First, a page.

Review by Jill Ratzan
What if noted antisemite Charles A. Lindbergh had won the presidential election of 1940? How might world politics have been different? What might everyday life have been like in America, especially for a Jewish family living in New Jersey? Alternate history can be both an exciting and a daunting genre. Decorated author Philip Roth fully embraces this dichotomy in his 2004 novel The Plot Against America.
Roth’s child narrator, whom readers follow from third through sixth grade, is also named Philip Roth, and the family depicted in the novel is hauntingly similar to the author’s own. In this fictional universe, however, President Lindbergh cozies up to Hitler, and current events hit close to home.
Philip’s parents, neighbors, and community struggle with rising antisemitism, mostly in ways that start off small but become increasingly challenging. Philip’s cousin joins the Canadian army; he returns home physically and psychologically wounded. Philip’s aunt becomes increasingly entangled in both personal and national politics. And his older brother is sent to live on a Kentucky farm as part of a youth exchange movement whose sinister goals hide quietly behind lofty descriptions.
Perhaps the most daunting element of alternate history is also its most exciting: how to conclude the tale. Does the alternate story eventually return to the narrative of recorded history, and if so, how? Or does it branch off into an entirely different alternate future? No spoiler alert here. Let’s simply say that the concluding drama takes readers out of Philip’s personal story and situates them in the politics of the larger world. Without question, Roth ultimately forces readers to think about 1940s America in new and often challenging ways.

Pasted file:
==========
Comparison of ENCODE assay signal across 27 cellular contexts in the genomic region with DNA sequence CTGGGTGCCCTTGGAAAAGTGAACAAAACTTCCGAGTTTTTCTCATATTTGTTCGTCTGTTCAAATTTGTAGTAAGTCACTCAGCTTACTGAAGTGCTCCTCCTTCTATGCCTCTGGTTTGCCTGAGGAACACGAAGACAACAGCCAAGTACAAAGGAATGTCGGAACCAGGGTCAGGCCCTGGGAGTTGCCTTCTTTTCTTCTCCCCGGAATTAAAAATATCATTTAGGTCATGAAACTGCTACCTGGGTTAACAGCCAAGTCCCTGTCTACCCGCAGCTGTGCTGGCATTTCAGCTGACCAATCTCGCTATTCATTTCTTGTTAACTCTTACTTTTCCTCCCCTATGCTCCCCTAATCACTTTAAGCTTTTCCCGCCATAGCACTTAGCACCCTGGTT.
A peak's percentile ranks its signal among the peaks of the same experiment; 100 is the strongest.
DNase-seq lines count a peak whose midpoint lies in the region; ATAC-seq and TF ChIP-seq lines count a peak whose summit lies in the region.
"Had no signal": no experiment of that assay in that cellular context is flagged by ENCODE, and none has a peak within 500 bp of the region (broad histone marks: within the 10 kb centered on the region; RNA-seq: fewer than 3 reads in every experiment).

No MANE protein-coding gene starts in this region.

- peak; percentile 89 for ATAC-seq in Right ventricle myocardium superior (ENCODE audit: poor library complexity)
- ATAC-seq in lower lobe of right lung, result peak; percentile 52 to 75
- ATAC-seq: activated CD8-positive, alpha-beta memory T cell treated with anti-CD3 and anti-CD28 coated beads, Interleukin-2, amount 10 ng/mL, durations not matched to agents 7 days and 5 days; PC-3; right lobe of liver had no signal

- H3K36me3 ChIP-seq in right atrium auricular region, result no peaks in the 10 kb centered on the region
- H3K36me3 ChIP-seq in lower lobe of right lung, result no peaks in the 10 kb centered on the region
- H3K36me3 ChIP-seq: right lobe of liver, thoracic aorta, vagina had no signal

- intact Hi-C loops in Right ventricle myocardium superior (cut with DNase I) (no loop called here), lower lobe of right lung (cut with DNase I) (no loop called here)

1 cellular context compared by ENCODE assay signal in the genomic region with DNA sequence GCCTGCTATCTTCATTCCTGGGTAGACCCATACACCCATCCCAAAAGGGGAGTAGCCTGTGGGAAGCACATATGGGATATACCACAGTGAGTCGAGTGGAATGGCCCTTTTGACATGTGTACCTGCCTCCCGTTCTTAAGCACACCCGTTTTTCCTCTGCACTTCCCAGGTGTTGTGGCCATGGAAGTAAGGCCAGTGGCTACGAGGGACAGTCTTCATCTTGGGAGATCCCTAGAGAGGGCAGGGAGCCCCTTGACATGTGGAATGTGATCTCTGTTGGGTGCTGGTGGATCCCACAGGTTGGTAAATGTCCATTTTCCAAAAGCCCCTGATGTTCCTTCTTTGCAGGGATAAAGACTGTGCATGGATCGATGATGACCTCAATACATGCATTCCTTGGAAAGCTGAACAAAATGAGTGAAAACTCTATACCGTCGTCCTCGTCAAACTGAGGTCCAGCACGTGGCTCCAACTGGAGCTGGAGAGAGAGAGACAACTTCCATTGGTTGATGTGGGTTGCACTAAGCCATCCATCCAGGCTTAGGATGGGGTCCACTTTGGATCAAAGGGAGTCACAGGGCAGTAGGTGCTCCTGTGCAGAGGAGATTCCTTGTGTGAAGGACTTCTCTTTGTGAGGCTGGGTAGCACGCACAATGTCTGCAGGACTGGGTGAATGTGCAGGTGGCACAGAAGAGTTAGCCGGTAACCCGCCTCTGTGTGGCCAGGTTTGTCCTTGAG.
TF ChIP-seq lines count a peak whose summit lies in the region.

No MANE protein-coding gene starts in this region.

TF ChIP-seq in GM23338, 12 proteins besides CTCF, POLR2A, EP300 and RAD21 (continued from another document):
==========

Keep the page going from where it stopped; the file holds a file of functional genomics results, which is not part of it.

As opinions swirl around this summer’s bestselling Go Set a Watchman by Harper Lee, the debate has inspired many avid readers to pick up—or return to—Lee’s classic To Kill a Mockingbird. And this reader has been reminded that those who appreciate thinking of the macrocosm of history from the microcosm of a child’s point of view would do well to read—or, again, return to—Roth’s novel as well.
Bio: Jill Ratzan is a sharer of stories and organizer of information. She writes about Jewish and secular books for BookPage, School Library Journal, and MyJewishLearning.com while practicing the art of librarianship in central New Jersey and southeastern Pennsylvania. Visit her on the web at http://jratzan.weebly.com.